Today was Anchorage Audubon’s day to come to the Gunsight Mountain hawk watch. It was an astoundingly beautiful day (the picture below was taken from the hawk watch site), and it was not windy and it was not freezing.
I did not count, but there seemed to be 40-50 or more people there at any one time. For some it was a time to catch up with old birding friends, and incidentally to look for hawks. I arrived about 10:20 am as hawks were just beginning to appear. Since I had been at the hawk watch site on April 8th, I knew there was not much chance of a new hawk for the year, but you never know.
For the beginners or those who wished to refresh their memories, Bob Dittrick provided a crash course in hawk identification, very much appreciated.
Hawks (nearly always Harlan’s Red-tailed Hawks, Rough-legged Hawks, or Northern Harriers) and eagles (Bald, Golden) came by sporadically in ones, twos and sometimes five at a time. Sometimes they were very high and hard to spot and other times they gave us very good looks.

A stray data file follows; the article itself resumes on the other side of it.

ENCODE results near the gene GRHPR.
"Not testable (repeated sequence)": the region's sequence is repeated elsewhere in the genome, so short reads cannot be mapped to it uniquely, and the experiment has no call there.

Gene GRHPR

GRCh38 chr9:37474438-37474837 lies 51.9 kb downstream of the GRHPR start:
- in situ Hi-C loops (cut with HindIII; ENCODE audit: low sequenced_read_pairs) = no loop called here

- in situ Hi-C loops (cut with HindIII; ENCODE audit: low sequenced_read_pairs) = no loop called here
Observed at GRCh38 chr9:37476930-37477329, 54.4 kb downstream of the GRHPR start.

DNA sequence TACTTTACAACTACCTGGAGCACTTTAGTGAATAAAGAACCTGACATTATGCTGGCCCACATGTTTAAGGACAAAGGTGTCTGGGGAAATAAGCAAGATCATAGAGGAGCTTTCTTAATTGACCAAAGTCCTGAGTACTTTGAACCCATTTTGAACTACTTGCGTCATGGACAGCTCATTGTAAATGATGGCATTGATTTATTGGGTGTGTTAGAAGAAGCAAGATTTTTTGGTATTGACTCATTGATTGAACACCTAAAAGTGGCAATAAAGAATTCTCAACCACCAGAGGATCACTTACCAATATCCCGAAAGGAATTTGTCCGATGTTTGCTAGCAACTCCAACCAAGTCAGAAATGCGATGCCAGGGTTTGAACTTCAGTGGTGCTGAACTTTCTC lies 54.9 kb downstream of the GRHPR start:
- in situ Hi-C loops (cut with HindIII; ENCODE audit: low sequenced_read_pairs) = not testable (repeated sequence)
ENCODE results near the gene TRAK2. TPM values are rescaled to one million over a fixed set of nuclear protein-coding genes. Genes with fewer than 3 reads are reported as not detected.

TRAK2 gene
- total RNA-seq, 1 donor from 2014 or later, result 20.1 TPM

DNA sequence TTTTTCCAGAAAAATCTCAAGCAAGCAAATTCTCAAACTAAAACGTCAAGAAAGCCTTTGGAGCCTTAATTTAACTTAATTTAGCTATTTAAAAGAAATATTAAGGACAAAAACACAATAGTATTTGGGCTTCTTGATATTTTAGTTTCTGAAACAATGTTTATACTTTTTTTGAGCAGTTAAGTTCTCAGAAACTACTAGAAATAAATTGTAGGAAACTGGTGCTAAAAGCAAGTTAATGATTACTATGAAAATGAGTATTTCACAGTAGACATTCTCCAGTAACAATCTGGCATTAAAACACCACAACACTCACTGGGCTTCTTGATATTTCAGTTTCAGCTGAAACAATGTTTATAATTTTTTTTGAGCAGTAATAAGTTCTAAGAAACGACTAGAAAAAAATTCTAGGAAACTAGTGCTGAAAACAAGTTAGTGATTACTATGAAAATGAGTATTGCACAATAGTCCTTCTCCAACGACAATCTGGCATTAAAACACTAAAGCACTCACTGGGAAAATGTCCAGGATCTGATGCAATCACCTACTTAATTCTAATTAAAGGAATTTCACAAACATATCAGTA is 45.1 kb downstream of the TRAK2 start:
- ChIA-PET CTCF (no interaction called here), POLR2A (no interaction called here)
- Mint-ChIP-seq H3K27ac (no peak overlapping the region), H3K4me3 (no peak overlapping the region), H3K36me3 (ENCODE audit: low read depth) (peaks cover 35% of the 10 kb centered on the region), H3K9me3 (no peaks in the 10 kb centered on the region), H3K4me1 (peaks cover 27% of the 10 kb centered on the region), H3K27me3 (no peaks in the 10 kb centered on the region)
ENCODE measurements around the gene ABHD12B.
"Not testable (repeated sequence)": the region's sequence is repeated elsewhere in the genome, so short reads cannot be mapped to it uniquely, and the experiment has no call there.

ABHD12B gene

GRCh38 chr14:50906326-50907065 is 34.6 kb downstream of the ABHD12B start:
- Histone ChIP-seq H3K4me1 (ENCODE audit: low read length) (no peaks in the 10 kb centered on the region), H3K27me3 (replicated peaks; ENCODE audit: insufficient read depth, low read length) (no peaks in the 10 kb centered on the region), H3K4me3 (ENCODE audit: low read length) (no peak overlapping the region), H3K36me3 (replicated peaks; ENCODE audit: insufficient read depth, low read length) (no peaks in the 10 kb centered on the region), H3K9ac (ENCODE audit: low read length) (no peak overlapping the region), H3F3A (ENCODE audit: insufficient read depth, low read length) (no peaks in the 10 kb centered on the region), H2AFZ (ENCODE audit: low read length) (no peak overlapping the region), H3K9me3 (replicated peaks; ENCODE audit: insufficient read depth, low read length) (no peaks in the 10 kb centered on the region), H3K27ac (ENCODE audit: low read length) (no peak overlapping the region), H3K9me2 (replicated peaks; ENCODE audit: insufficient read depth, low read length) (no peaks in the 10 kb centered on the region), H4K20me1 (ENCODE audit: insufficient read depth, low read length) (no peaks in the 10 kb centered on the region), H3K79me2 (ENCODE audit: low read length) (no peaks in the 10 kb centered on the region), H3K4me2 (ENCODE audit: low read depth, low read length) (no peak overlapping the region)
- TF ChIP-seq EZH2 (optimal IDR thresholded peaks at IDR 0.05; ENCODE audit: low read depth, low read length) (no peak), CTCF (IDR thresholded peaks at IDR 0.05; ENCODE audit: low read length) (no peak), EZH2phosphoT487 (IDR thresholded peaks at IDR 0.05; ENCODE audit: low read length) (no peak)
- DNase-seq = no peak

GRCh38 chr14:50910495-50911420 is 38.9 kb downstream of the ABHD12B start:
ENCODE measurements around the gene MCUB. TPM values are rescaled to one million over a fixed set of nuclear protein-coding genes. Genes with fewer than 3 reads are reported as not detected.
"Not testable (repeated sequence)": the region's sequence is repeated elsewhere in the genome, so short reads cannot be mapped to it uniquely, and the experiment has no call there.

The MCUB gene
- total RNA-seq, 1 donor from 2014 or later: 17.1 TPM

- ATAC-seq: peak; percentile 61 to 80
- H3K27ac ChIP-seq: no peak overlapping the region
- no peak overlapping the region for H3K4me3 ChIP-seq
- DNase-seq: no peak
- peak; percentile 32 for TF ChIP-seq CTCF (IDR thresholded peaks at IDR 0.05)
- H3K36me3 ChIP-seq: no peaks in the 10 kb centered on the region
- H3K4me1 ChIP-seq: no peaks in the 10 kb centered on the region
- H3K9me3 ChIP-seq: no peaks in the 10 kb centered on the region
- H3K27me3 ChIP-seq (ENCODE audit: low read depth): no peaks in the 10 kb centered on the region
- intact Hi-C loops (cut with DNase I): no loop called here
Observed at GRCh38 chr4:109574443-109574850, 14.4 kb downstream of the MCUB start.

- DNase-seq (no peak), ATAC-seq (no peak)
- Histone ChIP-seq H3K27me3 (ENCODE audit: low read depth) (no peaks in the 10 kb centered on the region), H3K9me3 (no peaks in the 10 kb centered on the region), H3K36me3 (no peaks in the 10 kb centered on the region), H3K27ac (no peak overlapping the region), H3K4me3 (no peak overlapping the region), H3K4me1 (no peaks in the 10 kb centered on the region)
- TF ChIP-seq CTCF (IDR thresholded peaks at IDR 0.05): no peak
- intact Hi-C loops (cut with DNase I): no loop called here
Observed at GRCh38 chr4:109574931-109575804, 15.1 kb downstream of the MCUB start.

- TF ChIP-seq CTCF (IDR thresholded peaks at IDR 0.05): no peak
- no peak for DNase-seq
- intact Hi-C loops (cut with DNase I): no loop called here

The two Hawk Watch International women (Caitlin Davis and Rya Rubenthaler) probably were glad to have a day with others to help in the spotting as I expect it periodically gets rather tiring to be there on duty day after day. They will be doing the count every day until May 15th.
In addition to the raptors there were also Black-billed Magpies and Common Ravens. We also had two flocks of swans fly by high over our heads.
Early in the day we heard passing Lapland Longspurs and I obsessed over whether I should count them even though I did not see them. I expect to see very many of them when I go west this year, such as to St. Paul Island, and I knew I could wait until then. Still, every bird I can count now is a bird no longer in the bush, but in the hand for the year. In the early afternoon, however, a flock of about 21 LAPLAND LONGSPURS landed along the roadside near us. Definitely countable, and I wanted pictures. A couple of us headed out toward the longspurs, which flitted up and landed back very near to us. Over the next half hour or so, the longspurs stayed and many other hawk watchers walked out along the roadside to watch longspurs instead of hawks for a while (one picture shows Andrew Fisher and how near we could get to the longspurs).
132 species so far
Wonderful scenery, wonderful birds! What is the soaring bird with the white underside and black wing tips, please?
The bottom picture of a white bird with black wing tips is a male Northern Harrier, aka Marsh Hawk, aka “Mr. Smokey”. He looks particularly white because of the snow down below him.